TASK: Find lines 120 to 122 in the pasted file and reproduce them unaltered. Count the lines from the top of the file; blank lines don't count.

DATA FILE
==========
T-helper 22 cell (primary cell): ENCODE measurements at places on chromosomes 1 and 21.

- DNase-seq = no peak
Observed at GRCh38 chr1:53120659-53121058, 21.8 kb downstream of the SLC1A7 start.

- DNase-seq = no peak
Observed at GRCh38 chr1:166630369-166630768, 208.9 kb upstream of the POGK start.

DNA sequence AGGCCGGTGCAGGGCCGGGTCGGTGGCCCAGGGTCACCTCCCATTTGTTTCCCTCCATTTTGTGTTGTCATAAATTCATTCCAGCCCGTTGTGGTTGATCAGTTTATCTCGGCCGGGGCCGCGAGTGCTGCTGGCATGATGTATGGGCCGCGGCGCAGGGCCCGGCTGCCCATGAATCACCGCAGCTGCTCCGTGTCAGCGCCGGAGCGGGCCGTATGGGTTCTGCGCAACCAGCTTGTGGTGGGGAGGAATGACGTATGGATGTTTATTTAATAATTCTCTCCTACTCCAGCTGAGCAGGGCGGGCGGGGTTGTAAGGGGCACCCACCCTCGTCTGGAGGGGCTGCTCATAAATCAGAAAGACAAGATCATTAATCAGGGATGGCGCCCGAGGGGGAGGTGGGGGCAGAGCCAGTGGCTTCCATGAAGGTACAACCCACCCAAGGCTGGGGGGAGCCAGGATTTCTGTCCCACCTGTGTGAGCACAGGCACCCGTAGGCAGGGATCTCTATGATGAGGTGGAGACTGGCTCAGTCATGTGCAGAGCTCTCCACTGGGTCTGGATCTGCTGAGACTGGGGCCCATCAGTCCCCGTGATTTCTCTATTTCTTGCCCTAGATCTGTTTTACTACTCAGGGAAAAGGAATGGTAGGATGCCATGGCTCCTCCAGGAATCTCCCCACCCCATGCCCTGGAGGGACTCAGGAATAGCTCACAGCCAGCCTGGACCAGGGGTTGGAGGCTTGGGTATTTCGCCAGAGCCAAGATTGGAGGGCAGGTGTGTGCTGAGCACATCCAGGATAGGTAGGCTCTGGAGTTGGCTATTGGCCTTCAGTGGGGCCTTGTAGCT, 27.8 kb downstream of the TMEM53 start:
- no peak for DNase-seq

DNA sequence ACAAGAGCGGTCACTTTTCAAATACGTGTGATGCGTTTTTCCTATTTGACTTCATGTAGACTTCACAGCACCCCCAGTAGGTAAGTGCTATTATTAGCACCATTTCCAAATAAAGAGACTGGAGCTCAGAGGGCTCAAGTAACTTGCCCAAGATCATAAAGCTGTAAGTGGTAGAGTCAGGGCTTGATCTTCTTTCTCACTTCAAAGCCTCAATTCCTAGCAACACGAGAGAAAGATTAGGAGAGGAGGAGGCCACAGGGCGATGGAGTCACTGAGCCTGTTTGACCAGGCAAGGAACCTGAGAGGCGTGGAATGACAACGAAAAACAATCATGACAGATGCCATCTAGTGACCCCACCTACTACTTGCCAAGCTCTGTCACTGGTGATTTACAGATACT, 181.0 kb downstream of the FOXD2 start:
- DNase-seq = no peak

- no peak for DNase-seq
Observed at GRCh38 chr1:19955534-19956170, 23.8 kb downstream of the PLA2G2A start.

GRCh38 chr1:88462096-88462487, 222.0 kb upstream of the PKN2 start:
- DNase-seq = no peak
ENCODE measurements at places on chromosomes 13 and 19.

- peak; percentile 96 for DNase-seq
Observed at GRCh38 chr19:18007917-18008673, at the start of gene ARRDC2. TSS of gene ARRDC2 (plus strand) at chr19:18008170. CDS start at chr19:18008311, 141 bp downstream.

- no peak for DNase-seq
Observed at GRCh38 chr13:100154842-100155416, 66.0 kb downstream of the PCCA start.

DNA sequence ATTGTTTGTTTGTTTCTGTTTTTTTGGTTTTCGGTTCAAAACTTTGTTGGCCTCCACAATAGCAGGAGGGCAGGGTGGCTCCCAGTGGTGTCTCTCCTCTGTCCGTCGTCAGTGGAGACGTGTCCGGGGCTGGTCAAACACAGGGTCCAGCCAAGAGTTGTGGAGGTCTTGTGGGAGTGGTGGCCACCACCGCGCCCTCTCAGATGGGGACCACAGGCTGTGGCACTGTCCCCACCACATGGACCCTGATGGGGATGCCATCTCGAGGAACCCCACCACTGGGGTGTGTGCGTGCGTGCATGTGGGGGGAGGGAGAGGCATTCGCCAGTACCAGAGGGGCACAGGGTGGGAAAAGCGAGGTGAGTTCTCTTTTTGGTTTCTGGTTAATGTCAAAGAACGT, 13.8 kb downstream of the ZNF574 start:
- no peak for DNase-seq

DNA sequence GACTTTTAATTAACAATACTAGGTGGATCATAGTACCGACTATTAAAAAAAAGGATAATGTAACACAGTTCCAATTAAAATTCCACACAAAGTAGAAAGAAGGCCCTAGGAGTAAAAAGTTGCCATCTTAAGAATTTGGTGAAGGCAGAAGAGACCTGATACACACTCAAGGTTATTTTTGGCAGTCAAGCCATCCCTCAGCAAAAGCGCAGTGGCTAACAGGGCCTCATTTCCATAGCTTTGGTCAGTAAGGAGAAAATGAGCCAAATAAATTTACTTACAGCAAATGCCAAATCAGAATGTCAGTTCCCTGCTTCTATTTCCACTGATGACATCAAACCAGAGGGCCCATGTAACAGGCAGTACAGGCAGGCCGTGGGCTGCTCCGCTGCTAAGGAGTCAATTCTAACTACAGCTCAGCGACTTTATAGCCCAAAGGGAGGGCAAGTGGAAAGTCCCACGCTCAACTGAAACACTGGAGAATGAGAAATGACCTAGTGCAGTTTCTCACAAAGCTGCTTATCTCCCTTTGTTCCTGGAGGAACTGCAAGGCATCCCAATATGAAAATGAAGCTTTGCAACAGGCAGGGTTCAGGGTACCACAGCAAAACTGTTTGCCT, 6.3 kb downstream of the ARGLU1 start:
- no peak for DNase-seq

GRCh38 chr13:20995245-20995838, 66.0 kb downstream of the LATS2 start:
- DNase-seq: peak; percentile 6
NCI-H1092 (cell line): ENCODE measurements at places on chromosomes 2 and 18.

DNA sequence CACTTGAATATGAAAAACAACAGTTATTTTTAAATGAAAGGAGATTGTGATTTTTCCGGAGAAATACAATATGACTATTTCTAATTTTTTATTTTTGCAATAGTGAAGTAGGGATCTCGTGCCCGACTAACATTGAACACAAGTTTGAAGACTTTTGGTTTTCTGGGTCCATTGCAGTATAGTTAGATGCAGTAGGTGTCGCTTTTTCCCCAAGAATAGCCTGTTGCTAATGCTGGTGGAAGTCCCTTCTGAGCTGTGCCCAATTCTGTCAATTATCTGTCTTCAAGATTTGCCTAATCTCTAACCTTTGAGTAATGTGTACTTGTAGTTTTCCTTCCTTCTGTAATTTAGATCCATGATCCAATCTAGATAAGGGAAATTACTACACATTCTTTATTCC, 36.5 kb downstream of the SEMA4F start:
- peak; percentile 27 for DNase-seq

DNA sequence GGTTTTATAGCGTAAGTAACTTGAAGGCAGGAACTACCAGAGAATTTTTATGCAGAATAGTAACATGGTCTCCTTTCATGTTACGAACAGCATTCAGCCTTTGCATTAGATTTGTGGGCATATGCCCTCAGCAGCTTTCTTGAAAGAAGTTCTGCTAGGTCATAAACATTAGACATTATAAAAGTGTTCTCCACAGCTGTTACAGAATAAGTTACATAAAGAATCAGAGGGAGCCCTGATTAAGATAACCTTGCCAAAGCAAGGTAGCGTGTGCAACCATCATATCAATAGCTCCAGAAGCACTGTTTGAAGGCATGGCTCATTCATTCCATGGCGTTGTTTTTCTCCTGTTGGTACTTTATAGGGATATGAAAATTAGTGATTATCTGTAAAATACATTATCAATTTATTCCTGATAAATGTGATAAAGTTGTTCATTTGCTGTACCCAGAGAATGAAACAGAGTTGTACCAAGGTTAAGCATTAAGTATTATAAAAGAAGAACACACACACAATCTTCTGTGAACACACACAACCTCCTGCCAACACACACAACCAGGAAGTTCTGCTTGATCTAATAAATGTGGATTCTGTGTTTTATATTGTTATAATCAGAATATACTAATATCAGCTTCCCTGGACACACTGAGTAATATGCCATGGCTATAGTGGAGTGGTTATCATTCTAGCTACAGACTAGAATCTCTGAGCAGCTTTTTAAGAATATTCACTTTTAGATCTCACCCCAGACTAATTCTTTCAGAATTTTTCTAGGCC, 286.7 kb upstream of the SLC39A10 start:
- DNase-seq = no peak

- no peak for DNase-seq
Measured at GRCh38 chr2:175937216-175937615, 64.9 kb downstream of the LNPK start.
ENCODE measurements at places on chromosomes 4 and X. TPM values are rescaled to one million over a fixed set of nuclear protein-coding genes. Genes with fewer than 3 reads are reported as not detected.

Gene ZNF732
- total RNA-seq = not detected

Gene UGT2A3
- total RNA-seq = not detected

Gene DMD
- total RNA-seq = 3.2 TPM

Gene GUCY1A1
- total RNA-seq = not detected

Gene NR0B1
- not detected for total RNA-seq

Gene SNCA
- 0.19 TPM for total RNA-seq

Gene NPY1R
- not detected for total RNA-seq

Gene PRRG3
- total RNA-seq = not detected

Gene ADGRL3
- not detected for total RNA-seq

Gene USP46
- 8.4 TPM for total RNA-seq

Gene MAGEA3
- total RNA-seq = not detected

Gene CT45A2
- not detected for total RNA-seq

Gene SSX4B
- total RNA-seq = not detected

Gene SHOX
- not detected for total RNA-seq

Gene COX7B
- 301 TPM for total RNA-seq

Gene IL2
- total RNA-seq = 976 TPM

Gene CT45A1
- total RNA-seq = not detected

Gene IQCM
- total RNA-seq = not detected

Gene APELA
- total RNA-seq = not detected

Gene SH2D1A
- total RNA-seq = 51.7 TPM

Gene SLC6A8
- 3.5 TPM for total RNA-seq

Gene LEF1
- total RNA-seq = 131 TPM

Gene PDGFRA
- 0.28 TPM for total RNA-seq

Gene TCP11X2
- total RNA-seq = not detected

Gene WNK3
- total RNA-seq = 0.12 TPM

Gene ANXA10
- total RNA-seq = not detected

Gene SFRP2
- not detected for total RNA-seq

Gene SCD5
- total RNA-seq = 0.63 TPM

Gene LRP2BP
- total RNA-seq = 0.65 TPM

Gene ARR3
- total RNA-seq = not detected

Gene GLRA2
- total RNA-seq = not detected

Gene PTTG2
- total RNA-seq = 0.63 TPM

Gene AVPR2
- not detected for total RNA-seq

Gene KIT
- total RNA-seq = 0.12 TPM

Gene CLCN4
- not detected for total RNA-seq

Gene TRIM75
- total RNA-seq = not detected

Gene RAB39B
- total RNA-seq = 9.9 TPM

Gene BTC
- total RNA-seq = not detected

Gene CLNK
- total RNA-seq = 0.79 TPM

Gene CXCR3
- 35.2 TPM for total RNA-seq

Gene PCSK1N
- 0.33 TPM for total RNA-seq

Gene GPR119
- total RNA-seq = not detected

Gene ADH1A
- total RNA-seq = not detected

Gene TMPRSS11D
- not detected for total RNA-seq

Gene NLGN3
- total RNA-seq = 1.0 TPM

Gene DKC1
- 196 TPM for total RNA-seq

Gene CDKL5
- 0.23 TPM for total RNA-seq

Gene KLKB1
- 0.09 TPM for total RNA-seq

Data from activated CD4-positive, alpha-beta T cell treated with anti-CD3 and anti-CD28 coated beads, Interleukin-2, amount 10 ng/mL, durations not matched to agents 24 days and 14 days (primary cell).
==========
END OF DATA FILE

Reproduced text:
- not detected for total RNA-seq

Gene NLGN3
- total RNA-seq = 1.0 TPM